Renowned adventurer Helen Thayer has a handful of “firsts” on her resume: first woman to walk and ski to one of the Earth’s poles, first woman and first American to circumnavigate the magnetic North Pole, first woman to walk (4,000 miles) across the Sahara Desert, first person, with her husband, Bill, to walk across the entire Mongolian Gobi Desert—trekking more than 1,500 miles at age 63.
One of Thayer’s many incredible feats was to live a year with Arctic wolves in 1994. Together with Bill and their dog, Charlie, she spent six months about 100 feet from a wolf den in Canada’s Yukon Territory. They later returned during the winter months, observing and documenting the lives of wolves and polar bears.
In March, Thayer, who is a professional speaker and best-selling author, will share her experience with a Key Peninsula audience. The Friends of Key Center Library have invited her to present a program including rare and fascinating photography about animals living in the Arctic North tundra.
Born in New Zealand, Thayer climbed her first mountain at age 9. One of the people who inspired her was family friend Sir Edmund Hillary, the first person to conquer Mount Everest.
Thayer, a National Geographic Explorer who lives in Snohomish County, was 50 years old when she took her first solo trek, accompanied by Charlie. Walking to the North Pole, one of the most dangerous spots on the planet, she pulled a sled by herself, without resupplying, and faced polar bears and a storm that destroyed most of the food and supplies. Thayer said in an interview she took the quest in an effort to develop an educational program for an adventure classroom. “I’ve been doing it ever since,” she said.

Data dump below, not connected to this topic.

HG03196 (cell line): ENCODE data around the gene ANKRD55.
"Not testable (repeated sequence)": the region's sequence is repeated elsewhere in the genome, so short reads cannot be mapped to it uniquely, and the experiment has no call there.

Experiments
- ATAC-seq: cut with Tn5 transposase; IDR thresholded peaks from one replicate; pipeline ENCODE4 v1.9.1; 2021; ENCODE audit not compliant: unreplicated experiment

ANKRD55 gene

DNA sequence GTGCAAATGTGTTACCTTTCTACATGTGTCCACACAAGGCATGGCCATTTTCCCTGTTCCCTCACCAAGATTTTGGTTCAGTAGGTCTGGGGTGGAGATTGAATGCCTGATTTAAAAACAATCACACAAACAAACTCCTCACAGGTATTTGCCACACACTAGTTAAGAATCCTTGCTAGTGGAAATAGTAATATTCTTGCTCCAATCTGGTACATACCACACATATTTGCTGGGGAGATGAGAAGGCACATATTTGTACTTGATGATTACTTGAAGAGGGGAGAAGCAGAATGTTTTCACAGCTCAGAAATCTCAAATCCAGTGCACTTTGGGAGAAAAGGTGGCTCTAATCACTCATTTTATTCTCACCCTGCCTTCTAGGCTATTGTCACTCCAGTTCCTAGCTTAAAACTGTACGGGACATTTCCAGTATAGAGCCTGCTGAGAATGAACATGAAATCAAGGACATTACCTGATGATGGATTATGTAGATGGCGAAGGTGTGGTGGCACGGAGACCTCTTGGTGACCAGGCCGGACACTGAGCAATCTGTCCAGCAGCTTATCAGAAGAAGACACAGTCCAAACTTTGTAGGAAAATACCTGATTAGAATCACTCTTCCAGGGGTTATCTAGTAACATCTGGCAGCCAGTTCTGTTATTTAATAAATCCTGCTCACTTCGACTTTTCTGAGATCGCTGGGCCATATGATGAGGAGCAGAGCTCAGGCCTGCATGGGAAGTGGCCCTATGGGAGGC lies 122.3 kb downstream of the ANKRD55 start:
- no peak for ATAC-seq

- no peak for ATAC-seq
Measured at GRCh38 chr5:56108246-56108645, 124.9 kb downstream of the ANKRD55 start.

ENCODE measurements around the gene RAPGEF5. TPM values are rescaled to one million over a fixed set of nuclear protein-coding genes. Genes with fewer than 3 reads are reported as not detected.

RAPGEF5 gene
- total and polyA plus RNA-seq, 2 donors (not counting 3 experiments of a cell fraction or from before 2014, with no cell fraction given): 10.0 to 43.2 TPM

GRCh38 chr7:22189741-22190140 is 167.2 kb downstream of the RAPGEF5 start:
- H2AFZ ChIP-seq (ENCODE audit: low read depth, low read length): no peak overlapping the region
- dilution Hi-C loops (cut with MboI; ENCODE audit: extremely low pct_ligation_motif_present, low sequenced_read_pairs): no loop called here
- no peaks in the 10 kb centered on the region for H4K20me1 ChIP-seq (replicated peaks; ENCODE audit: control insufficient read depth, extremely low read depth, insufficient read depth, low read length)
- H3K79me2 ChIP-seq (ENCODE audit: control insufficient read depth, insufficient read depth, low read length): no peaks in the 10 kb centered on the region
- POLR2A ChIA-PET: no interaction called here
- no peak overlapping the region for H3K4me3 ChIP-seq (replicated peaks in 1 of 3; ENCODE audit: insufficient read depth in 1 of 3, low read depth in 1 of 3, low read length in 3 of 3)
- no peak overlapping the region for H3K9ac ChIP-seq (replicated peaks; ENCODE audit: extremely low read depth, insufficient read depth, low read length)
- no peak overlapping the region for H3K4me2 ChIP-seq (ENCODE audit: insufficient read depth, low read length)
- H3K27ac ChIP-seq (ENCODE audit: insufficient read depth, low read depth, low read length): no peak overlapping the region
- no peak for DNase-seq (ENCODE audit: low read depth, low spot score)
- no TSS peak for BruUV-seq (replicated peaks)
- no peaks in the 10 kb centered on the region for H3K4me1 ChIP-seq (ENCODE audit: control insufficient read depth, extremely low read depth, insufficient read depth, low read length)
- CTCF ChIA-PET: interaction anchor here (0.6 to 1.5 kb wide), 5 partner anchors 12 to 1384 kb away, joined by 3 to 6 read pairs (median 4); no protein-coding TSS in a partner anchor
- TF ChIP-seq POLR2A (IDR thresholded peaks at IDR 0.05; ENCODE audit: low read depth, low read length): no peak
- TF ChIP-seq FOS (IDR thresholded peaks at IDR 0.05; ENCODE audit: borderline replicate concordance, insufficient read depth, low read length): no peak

Thayer’s 60-year birthday may have been the most memorable one: She celebrated it during a 450-mile solo expedition in Antarctica, which entailed pulling a 260-pound sled, and being without any contact with the outside world.
Now 69, Thayer is far from slowing down. She and Bill are planning a trek to Tibet to study and document, through writing and photography, the area’s disappearing cultures. As with all the other expeditions, no animals will be used, and the couple will walk — this time, 2,000 miles.
“We are environmentally sensitive,” she said. “We walk, we don’t use animals; this way we experience the environment more.”
Thayer’s adventures have resulted in several books, including “Three Among the Wolves,” in which Charlie plays a key role. The husky, who was also featured in her “Polar Dreams” book about her first expedition, passed away in 2003, at age 23.
Helen Thayer will present at 7 p.m. on Thursday, March 8, at the Key Center Library. The program is free. Books will be available for purchase and signing during the program. For more information about Thayer, visit www.helenthayer.com.